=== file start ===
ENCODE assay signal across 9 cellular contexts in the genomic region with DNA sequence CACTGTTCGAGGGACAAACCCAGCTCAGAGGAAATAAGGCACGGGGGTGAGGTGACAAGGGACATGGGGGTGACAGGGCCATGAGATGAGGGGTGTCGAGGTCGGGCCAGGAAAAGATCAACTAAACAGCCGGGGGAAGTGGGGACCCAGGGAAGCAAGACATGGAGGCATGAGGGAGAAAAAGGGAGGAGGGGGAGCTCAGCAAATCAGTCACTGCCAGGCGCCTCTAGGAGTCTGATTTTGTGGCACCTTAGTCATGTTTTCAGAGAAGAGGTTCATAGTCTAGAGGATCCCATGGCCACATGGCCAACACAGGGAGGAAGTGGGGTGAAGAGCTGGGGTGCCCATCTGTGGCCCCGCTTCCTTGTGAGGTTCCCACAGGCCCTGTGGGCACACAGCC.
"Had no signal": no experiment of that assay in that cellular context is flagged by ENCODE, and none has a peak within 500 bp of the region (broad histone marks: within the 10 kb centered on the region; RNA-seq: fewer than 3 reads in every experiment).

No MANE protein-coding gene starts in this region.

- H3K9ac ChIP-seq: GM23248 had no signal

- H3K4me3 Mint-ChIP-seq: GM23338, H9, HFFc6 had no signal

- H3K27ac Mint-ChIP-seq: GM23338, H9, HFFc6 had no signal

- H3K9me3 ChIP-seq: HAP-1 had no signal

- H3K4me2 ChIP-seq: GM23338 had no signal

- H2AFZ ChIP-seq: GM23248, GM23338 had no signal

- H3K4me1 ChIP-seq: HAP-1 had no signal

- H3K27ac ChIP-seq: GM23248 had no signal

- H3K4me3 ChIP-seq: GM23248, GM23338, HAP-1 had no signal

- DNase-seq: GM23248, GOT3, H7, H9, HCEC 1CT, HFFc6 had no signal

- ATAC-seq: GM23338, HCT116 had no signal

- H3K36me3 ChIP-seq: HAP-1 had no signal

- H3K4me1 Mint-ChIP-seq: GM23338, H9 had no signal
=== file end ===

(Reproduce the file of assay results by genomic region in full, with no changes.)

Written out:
ENCODE assay signal across 9 cellular contexts in the genomic region with DNA sequence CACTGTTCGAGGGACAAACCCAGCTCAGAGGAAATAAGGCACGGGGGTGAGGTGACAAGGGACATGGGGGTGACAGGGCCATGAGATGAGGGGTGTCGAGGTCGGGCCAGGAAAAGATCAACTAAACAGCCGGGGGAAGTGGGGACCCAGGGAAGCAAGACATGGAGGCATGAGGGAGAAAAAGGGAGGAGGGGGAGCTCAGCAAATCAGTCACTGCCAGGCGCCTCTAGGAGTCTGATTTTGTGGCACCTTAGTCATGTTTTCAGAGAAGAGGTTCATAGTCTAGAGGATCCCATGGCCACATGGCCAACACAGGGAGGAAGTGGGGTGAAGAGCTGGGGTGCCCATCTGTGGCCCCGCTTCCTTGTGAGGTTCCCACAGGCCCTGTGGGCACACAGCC.
"Had no signal": no experiment of that assay in that cellular context is flagged by ENCODE, and none has a peak within 500 bp of the region (broad histone marks: within the 10 kb centered on the region; RNA-seq: fewer than 3 reads in every experiment).

No MANE protein-coding gene starts in this region.

- H3K9ac ChIP-seq: GM23248 had no signal

- H3K4me3 Mint-ChIP-seq: GM23338, H9, HFFc6 had no signal

- H3K27ac Mint-ChIP-seq: GM23338, H9, HFFc6 had no signal

- H3K9me3 ChIP-seq: HAP-1 had no signal

- H3K4me2 ChIP-seq: GM23338 had no signal

- H2AFZ ChIP-seq: GM23248, GM23338 had no signal

- H3K4me1 ChIP-seq: HAP-1 had no signal

- H3K27ac ChIP-seq: GM23248 had no signal

- H3K4me3 ChIP-seq: GM23248, GM23338, HAP-1 had no signal

- DNase-seq: GM23248, GOT3, H7, H9, HCEC 1CT, HFFc6 had no signal

- ATAC-seq: GM23338, HCT116 had no signal

- H3K36me3 ChIP-seq: HAP-1 had no signal

- H3K4me1 Mint-ChIP-seq: GM23338, H9 had no signal